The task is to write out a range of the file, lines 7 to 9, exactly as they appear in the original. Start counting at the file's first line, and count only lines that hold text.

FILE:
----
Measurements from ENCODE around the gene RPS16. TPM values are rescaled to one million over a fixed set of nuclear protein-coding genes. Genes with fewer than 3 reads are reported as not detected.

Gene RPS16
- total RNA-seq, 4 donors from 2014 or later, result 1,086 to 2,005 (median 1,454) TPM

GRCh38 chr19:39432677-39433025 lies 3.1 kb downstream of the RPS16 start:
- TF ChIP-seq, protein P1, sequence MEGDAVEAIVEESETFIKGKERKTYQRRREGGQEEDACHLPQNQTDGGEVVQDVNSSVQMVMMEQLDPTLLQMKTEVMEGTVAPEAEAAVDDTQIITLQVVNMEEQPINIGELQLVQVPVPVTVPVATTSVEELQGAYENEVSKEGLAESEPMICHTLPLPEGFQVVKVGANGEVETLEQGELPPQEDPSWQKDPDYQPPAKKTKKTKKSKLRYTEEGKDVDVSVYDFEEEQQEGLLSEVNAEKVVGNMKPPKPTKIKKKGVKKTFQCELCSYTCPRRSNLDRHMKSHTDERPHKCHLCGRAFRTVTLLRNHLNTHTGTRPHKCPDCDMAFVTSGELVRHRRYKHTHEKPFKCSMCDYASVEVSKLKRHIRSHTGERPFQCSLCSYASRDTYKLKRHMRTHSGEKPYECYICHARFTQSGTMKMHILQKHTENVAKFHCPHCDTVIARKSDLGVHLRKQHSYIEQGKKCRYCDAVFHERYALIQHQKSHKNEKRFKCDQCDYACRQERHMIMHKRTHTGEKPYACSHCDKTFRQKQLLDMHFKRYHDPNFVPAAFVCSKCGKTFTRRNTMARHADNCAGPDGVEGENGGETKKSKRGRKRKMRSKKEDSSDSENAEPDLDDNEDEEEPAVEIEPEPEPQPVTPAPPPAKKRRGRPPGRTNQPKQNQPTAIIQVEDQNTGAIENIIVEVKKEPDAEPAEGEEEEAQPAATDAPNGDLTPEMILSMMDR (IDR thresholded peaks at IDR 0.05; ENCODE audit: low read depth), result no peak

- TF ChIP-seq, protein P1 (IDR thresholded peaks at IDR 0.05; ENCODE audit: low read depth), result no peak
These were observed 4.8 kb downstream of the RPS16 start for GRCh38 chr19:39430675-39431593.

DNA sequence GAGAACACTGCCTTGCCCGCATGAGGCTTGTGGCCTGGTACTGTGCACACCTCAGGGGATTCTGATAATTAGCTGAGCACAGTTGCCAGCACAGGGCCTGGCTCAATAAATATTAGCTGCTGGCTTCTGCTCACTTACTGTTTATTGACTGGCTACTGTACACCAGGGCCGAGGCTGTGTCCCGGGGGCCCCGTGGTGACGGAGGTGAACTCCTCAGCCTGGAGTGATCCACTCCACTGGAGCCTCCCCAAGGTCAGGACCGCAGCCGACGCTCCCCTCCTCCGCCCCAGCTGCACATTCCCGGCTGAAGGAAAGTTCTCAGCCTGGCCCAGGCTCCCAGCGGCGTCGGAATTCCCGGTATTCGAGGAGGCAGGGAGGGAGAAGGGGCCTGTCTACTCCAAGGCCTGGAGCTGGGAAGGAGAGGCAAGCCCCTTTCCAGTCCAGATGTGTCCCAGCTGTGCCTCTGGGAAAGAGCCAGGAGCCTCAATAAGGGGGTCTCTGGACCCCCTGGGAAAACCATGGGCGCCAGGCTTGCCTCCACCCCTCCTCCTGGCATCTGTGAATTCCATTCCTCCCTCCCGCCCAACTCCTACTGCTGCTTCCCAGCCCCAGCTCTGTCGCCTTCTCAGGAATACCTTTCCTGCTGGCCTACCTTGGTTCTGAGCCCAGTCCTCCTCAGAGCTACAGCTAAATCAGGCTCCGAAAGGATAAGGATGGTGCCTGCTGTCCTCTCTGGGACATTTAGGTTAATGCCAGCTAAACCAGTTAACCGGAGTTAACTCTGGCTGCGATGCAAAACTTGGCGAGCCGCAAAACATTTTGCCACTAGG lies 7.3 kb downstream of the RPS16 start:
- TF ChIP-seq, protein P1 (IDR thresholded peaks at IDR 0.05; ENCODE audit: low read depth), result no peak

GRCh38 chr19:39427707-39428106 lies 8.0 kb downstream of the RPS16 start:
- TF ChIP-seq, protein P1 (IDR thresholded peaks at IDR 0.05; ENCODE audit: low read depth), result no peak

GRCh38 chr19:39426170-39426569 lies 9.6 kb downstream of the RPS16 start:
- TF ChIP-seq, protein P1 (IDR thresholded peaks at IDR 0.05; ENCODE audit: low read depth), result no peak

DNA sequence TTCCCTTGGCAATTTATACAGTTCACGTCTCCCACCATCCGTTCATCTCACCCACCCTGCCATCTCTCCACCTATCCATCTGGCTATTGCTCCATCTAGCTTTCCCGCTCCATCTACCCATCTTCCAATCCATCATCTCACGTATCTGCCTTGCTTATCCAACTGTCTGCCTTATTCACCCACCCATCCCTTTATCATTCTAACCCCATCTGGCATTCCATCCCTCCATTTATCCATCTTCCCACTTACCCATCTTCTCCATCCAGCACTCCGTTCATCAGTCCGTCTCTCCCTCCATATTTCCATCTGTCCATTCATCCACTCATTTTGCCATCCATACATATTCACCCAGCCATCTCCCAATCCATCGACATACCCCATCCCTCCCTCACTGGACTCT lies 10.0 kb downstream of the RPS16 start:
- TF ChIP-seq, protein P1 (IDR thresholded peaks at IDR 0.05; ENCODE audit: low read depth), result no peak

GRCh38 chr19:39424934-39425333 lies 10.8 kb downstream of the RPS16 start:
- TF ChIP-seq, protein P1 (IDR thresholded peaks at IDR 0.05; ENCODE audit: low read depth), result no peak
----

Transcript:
These were observed 4.8 kb downstream of the RPS16 start for GRCh38 chr19:39430675-39431593.

DNA sequence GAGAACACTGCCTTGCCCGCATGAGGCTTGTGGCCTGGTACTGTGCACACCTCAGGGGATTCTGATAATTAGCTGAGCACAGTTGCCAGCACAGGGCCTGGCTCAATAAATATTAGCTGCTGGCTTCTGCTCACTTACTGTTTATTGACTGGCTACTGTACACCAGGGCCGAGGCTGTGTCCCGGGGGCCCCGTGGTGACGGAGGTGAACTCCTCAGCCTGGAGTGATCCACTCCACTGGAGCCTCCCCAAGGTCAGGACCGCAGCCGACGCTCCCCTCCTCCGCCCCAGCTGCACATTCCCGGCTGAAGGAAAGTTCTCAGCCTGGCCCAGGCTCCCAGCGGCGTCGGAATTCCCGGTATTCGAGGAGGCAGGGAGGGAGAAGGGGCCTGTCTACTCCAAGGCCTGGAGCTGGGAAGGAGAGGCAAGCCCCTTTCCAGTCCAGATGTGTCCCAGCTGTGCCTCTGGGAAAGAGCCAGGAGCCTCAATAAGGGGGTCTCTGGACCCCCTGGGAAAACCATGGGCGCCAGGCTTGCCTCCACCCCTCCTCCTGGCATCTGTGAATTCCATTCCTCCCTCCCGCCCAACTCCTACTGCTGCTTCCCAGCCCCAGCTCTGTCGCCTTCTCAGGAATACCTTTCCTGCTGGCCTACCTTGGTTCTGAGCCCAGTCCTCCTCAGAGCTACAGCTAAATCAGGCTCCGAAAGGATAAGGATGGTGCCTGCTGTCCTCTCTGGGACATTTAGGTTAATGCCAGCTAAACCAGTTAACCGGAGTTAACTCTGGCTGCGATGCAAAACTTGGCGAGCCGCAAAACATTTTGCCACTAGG lies 7.3 kb downstream of the RPS16 start:
- TF ChIP-seq, protein P1 (IDR thresholded peaks at IDR 0.05; ENCODE audit: low read depth), result no peak